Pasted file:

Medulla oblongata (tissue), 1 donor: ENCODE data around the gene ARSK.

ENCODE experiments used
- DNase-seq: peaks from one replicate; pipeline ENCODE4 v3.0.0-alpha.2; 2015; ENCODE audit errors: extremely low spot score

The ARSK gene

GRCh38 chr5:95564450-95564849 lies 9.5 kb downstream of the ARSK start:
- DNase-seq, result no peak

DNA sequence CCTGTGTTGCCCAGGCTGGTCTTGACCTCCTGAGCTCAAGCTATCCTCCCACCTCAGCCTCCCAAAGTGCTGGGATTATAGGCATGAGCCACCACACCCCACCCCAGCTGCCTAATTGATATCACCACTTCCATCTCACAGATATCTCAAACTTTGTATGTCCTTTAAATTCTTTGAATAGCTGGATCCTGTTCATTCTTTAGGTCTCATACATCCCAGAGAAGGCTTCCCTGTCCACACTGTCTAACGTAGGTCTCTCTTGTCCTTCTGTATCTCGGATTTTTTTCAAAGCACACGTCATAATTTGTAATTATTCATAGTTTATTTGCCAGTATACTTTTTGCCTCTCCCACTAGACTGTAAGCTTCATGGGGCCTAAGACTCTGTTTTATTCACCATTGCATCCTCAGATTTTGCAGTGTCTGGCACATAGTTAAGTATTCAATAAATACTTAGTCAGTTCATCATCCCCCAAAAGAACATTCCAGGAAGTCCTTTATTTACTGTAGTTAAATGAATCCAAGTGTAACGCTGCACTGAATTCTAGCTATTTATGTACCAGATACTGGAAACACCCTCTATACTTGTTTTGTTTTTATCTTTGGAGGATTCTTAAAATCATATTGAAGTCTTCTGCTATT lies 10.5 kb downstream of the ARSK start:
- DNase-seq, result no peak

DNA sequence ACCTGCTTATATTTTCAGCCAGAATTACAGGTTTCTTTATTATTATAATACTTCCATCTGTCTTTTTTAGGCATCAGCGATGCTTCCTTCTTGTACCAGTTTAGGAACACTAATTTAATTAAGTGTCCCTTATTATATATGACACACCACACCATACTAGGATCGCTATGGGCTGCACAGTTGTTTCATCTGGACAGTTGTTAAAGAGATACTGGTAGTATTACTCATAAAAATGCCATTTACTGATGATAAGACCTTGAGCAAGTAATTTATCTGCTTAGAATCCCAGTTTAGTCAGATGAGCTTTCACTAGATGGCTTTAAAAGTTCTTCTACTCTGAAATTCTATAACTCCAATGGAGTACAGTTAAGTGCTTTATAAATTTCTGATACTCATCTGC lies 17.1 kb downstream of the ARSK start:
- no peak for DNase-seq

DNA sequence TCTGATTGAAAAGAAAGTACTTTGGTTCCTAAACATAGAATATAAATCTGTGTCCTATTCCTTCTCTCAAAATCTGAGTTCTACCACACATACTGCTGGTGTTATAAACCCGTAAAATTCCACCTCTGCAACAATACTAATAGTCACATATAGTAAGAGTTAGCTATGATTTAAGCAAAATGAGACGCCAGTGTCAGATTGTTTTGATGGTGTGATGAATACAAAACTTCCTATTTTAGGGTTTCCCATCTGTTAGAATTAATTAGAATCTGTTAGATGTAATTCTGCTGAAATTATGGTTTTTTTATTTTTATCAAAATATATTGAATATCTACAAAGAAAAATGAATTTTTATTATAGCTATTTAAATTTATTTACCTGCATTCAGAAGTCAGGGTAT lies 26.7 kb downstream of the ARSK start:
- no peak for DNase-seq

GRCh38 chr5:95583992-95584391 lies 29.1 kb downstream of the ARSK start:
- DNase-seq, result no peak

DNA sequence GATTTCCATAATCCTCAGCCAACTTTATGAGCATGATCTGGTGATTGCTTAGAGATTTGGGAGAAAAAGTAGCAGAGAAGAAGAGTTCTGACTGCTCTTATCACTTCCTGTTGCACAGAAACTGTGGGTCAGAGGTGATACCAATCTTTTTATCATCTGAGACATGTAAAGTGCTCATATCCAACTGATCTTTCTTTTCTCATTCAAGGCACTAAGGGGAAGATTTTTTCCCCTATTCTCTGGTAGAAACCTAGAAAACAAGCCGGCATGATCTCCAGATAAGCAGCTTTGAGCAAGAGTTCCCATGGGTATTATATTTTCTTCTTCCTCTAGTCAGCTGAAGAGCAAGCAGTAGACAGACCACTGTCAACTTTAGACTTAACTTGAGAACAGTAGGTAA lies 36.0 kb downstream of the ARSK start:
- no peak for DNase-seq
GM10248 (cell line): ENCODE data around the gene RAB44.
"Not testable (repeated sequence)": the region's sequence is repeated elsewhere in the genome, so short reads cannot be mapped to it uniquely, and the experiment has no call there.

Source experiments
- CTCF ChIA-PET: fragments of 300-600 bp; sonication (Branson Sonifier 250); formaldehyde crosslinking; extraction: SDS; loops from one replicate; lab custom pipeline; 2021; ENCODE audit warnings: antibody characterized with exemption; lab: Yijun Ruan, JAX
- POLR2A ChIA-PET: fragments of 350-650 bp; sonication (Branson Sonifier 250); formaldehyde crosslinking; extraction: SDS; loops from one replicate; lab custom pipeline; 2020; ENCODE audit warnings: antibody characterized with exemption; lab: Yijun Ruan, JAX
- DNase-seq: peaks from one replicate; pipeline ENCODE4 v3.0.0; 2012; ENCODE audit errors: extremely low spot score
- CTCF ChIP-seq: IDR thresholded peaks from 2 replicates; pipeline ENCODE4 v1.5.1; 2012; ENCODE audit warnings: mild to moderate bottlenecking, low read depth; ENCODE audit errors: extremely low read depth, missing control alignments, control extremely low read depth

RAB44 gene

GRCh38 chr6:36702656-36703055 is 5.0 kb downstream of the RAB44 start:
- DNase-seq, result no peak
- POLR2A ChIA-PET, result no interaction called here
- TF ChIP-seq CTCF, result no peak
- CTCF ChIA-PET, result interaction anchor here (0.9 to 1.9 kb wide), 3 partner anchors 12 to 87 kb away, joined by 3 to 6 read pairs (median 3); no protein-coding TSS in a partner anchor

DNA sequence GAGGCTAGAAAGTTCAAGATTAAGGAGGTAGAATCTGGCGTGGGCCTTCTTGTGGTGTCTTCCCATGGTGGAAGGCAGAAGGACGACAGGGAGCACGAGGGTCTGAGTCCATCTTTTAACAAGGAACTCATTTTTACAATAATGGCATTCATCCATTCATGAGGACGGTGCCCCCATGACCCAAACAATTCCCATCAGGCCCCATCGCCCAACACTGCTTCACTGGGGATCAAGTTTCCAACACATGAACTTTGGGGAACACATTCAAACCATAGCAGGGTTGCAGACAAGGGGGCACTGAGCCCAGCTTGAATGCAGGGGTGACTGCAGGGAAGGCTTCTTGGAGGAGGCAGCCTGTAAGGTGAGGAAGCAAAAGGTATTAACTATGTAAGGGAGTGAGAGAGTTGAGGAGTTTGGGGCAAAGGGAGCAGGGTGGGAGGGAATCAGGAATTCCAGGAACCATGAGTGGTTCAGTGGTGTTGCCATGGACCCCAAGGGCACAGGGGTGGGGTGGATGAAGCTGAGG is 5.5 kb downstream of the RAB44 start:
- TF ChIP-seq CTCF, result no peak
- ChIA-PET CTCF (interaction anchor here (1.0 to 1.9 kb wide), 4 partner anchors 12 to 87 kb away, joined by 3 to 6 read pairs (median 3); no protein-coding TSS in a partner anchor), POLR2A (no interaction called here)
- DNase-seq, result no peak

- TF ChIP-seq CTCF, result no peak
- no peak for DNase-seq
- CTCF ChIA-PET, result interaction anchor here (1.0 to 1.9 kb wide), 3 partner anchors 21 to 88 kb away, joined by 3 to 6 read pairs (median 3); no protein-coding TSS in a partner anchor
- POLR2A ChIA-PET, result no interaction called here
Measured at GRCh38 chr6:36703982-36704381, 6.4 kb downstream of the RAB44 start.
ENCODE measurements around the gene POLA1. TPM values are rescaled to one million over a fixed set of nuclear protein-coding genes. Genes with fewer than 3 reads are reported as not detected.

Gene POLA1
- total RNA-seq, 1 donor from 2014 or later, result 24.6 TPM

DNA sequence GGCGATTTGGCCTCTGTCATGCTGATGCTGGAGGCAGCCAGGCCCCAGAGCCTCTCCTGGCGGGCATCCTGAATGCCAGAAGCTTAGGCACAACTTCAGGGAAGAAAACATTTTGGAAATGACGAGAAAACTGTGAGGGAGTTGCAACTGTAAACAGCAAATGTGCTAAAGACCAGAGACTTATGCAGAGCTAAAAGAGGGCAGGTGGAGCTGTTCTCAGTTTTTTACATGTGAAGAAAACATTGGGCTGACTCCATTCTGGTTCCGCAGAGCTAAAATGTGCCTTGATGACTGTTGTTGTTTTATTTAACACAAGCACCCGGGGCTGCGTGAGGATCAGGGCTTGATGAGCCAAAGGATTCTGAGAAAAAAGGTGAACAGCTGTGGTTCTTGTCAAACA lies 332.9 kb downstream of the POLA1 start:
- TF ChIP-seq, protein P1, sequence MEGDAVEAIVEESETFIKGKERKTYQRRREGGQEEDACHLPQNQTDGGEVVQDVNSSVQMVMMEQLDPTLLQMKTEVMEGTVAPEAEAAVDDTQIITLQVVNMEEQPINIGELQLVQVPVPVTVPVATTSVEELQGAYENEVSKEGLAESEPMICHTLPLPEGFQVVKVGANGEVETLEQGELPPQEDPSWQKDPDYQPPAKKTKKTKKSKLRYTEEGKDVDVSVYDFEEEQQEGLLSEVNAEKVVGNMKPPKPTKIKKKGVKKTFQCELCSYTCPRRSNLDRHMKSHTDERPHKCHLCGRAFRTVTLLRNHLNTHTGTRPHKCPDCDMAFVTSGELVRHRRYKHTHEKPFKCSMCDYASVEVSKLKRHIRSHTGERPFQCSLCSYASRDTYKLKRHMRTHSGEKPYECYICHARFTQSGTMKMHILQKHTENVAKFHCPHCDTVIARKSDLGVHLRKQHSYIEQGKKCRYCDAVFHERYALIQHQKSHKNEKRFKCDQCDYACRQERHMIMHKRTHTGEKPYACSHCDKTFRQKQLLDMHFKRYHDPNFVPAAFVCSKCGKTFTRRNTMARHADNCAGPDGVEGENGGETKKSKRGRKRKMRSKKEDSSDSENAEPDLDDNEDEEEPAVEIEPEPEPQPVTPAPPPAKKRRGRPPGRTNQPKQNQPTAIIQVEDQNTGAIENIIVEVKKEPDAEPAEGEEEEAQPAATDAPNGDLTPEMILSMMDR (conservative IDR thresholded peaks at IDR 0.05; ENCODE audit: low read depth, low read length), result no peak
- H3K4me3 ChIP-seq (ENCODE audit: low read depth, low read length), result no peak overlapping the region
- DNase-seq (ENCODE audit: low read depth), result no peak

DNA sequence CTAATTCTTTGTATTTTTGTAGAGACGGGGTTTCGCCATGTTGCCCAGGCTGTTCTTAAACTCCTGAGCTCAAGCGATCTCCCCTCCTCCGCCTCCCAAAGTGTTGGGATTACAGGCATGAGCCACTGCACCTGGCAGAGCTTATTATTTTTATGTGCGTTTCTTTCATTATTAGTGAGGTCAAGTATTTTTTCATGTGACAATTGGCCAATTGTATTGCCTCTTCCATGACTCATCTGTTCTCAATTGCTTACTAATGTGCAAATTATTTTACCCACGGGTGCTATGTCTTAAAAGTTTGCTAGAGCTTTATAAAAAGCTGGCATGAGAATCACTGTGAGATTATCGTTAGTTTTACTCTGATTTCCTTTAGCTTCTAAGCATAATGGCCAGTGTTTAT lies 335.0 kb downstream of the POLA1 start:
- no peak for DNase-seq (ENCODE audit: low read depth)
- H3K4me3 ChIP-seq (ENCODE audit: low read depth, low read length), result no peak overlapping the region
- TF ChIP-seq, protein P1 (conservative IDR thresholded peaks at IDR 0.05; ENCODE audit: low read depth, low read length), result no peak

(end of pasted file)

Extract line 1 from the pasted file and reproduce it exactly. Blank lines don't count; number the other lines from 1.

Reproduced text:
Medulla oblongata (tissue), 1 donor: ENCODE data around the gene ARSK.